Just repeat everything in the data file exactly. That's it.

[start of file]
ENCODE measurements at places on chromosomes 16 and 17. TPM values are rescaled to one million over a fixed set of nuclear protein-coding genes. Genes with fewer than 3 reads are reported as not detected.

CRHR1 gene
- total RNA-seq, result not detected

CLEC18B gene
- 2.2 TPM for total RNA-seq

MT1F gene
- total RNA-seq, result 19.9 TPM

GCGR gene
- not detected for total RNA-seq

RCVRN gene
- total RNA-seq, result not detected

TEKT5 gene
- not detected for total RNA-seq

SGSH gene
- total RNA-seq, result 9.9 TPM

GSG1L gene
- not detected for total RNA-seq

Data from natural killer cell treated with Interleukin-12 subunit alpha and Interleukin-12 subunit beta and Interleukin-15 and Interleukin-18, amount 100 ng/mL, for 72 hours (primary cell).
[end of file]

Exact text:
ENCODE measurements at places on chromosomes 16 and 17. TPM values are rescaled to one million over a fixed set of nuclear protein-coding genes. Genes with fewer than 3 reads are reported as not detected.

CRHR1 gene
- total RNA-seq, result not detected

CLEC18B gene
- 2.2 TPM for total RNA-seq

MT1F gene
- total RNA-seq, result 19.9 TPM

GCGR gene
- not detected for total RNA-seq

RCVRN gene
- total RNA-seq, result not detected

TEKT5 gene
- not detected for total RNA-seq

SGSH gene
- total RNA-seq, result 9.9 TPM

GSG1L gene
- not detected for total RNA-seq

Data from natural killer cell treated with Interleukin-12 subunit alpha and Interleukin-12 subunit beta and Interleukin-15 and Interleukin-18, amount 100 ng/mL, for 72 hours (primary cell).